I don’t know if it’s a sign of impending middle age – I’m 52 so I’m probably nearly an adult now – but I’ve grown tired of the e-reader that I initially embraced with the same boyish fervour as every other new gadget. My love of paper books and real bookshops has been re-kindled (sorry Amazon).
My usual approach to buying a book is to pick up a random title, open it, read a paragraph and see if I’m hooked. If my mind keeps flitting back to the book as I continue my browsing, I’ll probably buy it.
The other day, whilst wandering around our local Waterstones, I opened a book that delivered such a punch that I nearly shouted out with joy! The book was 1001 Quotations to Inspire You Before You Die. I’d opened it at the quote that forms the title of this weeks’ blog:
“Nonsense Wakes Up the Brain Cells!”
The quote is from Dr Seuss, the creator of nearly 50 childrens’ books. I’m sad to say, I’ve never read one, but I shall make sure I now put that right, since they’re famous for their made-up words, witty rhymes and off-beat drawings.
Seuss believed that nonsense helps us develop a sense of humour. And he explained: “If you can see things out of whack, then you can see how things can be in whack.”
The quotation resonated with me because it sums up something I’ve been trying to explain for many years. I truly believe that nonsense wakes up our learner’s brain cells!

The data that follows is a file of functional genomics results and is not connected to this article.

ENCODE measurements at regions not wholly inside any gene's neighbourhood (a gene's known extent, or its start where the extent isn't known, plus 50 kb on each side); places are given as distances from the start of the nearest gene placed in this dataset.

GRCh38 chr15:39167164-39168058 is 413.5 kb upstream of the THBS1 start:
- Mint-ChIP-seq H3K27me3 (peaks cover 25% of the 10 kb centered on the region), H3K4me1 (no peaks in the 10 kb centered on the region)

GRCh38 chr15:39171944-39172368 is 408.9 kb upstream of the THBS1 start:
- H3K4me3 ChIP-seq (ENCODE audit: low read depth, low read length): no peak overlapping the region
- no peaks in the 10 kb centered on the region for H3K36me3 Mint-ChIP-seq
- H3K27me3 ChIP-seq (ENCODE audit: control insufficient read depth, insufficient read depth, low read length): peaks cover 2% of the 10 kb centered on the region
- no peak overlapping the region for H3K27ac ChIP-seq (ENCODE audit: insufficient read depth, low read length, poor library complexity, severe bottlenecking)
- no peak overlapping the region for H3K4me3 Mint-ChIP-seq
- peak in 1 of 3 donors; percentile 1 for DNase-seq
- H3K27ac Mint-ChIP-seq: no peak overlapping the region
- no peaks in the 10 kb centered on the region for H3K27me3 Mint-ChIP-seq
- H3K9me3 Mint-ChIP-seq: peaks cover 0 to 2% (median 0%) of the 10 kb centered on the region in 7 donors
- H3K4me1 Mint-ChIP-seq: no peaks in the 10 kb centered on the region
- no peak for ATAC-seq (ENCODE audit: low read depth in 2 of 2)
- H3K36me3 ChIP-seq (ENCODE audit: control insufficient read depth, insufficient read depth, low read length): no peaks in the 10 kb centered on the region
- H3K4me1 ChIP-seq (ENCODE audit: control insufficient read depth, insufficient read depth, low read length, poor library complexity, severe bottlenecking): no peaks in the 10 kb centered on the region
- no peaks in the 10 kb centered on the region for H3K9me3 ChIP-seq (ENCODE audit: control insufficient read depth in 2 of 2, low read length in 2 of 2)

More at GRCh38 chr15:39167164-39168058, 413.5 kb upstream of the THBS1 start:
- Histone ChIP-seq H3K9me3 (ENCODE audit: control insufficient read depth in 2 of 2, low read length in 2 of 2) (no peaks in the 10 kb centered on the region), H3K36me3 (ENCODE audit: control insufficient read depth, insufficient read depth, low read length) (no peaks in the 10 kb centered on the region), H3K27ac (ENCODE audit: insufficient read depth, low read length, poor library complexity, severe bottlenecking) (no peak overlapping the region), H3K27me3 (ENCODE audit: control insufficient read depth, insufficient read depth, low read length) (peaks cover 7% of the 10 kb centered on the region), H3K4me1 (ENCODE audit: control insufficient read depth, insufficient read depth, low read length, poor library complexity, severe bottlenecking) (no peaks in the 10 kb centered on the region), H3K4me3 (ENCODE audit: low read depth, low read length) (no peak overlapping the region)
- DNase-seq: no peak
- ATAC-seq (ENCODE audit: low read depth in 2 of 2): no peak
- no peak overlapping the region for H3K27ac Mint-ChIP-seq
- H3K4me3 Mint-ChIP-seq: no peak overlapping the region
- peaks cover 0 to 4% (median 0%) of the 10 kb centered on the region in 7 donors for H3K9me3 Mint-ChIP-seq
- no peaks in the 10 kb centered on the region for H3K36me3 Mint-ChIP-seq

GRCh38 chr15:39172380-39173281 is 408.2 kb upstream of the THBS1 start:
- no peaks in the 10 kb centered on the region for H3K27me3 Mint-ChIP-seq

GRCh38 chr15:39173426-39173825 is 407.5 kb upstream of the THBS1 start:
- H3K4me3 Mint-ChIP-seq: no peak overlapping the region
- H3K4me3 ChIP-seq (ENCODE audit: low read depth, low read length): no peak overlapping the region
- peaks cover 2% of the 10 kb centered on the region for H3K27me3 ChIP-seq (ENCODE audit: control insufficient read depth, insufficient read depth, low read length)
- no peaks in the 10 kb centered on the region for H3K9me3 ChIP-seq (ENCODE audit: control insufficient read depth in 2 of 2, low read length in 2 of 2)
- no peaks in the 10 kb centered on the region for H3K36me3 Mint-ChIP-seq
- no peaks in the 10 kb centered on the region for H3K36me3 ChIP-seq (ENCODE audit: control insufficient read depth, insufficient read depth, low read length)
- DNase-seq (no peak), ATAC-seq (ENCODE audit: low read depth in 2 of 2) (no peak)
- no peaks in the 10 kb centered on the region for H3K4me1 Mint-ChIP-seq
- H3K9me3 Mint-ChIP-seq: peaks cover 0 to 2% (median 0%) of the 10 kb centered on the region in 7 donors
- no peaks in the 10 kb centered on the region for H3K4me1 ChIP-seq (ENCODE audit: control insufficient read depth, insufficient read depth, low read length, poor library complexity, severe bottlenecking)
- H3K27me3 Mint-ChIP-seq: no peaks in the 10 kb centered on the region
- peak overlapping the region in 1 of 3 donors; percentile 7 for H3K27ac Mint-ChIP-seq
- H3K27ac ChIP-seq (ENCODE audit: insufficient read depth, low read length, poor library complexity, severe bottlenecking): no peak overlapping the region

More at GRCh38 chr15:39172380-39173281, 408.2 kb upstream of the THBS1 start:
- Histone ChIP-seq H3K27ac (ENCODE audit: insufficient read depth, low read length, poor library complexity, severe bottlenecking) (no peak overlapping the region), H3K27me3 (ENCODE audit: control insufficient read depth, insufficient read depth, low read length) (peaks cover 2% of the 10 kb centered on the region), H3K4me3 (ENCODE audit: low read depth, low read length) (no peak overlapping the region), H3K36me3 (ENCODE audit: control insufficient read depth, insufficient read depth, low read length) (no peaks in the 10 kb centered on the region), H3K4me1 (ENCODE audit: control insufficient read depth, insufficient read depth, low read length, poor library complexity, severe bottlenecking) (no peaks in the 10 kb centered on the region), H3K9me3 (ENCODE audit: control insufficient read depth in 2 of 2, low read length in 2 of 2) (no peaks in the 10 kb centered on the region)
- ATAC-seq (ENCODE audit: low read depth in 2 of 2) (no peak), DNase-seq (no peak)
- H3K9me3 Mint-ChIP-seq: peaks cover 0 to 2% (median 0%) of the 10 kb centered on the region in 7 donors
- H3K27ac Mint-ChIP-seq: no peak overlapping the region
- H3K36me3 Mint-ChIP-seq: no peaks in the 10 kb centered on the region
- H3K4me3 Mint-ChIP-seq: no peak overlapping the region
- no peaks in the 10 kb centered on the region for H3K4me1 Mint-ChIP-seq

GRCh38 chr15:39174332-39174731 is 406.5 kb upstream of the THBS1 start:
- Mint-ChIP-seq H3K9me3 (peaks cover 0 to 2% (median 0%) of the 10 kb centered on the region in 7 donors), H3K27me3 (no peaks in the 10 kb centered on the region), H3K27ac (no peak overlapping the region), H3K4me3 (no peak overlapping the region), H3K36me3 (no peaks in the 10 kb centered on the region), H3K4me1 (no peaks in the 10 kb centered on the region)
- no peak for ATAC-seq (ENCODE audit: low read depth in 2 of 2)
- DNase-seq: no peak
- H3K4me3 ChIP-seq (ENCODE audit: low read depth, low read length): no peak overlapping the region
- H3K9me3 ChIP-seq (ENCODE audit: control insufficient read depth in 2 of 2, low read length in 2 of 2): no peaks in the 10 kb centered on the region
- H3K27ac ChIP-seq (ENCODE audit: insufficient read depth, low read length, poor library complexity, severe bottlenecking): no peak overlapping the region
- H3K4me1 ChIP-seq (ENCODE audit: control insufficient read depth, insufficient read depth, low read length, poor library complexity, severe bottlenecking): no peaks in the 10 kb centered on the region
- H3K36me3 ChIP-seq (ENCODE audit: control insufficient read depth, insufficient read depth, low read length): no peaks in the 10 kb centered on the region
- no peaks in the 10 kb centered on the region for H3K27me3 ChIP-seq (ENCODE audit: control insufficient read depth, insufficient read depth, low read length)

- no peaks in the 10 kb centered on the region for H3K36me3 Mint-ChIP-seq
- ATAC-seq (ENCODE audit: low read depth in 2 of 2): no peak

Nonsense is, by definition, unexpected, bizarre and extraordinary. And that matters to trainers because those are the very things we’re programmed to remember. Give people a PowerPoint of bullet points to look at and they’ll be engaged until something more interesting comes along – like thoughts of the weekend. And, unless they’re seeing it at 4:30pm on a Friday afternoon, they’re unlikely to remember any of the bullet points by the weekend!
But give them something that’s nonsense – a picture that doesn’t make sense, a crazy character, a weird story, a role to play (very different to role-play), and their senses will be drawn in and they’ll be unable to shake the image or idea you’ve given them.
The ability for nonsense to engage learners and the power of nonsense to glue itself into our memories has always been my justification for the fun I have creating slightly bonkers stories and characters, including Murder at Glasstap Grange (with Betty Dunnit), Jack Fruggle, the mad Professor Warmkote and his four unfortunate daughters, BonBon and the Dragon, the Wedding Planner and, of course the Witches of Glum, Groga and Gwendoline. (And there have been countless others over the years.)
The important thing is to ensure, always, that our nonsense is relevant. Or, as Dr Seuss might have put it, let them see how they can put the nonsense into whack! If you can deliver nonsense, your learners will remember the learning. If you can make that nonsense relevant and powerful, they’ll be inspired by it!
If you’d like to learn more about how to use ‘nonsense’ effectively in training, book a place on Creative Training Essentials. I’m running this course in June, September and October, and people seem to like it: "It was amazing. Good level of engagement, pitched to the right audience acknowledging our knowledge and understanding but enhancing it with good activities." I'm not permitted to provide a direct link to the event on our website here, but you can find full details on the Trainers' Library website, under Network and Learn.